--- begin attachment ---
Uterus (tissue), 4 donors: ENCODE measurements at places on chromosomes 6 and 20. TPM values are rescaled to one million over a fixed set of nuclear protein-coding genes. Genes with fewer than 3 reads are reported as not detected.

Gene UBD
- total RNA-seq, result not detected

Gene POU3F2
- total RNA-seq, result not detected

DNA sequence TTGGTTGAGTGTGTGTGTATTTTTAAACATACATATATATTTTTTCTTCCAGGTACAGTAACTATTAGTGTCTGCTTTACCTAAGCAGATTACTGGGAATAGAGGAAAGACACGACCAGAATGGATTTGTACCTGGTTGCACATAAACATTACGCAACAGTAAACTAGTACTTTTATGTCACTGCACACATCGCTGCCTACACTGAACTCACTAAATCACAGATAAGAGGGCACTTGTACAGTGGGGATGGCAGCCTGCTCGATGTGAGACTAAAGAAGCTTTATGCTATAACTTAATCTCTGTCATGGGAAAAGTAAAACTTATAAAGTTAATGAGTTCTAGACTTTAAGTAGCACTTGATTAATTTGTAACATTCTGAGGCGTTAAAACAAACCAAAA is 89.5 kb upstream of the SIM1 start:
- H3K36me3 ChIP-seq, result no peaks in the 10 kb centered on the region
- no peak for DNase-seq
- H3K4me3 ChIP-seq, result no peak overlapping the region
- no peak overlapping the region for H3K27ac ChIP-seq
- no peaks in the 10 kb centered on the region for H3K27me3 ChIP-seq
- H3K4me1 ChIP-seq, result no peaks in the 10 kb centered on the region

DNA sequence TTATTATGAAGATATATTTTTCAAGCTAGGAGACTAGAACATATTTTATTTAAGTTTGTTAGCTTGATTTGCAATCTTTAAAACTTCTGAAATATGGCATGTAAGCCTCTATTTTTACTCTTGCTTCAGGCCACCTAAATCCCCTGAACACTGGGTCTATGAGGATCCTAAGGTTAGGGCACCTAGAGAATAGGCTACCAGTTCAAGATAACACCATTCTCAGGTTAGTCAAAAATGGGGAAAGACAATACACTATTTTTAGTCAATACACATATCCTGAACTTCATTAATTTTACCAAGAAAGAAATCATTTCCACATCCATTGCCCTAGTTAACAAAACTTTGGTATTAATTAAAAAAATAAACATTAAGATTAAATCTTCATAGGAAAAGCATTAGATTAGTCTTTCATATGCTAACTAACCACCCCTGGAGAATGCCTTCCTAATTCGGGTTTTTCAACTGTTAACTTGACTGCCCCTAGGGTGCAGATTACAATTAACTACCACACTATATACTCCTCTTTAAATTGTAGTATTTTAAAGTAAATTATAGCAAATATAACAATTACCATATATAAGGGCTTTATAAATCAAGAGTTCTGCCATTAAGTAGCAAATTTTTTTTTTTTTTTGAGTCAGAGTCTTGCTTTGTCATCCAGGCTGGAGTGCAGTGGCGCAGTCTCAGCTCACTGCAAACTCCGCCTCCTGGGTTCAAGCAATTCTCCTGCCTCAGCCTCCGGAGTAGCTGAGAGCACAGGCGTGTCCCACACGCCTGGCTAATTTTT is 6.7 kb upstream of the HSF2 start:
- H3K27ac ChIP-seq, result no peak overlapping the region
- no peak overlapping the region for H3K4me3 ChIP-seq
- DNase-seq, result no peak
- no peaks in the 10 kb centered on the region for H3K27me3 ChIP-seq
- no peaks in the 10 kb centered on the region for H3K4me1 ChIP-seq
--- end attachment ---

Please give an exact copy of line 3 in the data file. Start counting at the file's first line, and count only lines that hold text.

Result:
- total RNA-seq, result not detected